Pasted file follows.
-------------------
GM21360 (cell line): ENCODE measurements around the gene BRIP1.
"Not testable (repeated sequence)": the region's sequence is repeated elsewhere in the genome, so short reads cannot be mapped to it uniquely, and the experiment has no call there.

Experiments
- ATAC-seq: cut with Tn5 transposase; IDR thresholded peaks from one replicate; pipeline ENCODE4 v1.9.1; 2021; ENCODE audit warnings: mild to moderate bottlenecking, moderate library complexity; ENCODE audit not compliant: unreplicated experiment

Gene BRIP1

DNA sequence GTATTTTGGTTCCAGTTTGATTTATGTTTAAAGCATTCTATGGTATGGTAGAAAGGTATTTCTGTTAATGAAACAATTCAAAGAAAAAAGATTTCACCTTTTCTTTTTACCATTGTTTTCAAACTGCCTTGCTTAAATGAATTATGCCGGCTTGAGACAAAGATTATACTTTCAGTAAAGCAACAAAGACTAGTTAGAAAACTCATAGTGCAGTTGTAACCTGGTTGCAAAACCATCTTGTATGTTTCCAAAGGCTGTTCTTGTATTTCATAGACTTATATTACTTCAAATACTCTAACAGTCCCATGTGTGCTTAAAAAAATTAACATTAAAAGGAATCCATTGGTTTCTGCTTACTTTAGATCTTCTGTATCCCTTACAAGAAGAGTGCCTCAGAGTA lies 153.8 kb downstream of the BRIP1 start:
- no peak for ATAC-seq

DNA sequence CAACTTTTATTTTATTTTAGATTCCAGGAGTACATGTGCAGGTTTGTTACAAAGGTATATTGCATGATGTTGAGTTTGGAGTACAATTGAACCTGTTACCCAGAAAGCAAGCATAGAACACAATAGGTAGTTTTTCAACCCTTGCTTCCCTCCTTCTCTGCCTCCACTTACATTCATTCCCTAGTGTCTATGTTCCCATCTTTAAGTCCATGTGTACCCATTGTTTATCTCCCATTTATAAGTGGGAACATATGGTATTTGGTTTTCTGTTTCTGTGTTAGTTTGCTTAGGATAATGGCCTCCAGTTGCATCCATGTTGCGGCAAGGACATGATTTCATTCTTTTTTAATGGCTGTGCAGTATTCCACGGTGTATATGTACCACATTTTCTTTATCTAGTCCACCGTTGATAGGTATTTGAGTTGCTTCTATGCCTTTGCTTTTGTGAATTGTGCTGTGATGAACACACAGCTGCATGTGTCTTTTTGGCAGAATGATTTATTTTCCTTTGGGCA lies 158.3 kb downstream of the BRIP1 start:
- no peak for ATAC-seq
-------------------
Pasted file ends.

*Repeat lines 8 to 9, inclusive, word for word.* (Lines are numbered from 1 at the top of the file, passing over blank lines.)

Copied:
DNA sequence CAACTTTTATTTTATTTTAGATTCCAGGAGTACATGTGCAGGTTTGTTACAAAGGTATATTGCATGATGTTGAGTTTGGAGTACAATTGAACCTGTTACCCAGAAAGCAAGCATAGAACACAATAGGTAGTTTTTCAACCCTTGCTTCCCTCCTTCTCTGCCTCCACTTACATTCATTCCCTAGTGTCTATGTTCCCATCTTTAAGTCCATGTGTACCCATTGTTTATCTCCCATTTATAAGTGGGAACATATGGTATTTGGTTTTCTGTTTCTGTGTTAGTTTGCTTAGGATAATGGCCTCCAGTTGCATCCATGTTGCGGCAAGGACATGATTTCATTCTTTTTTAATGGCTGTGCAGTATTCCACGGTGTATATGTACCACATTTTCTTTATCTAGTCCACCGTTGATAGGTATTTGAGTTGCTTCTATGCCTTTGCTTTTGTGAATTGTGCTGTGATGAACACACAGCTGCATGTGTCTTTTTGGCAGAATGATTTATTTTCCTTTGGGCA lies 158.3 kb downstream of the BRIP1 start:
- no peak for ATAC-seq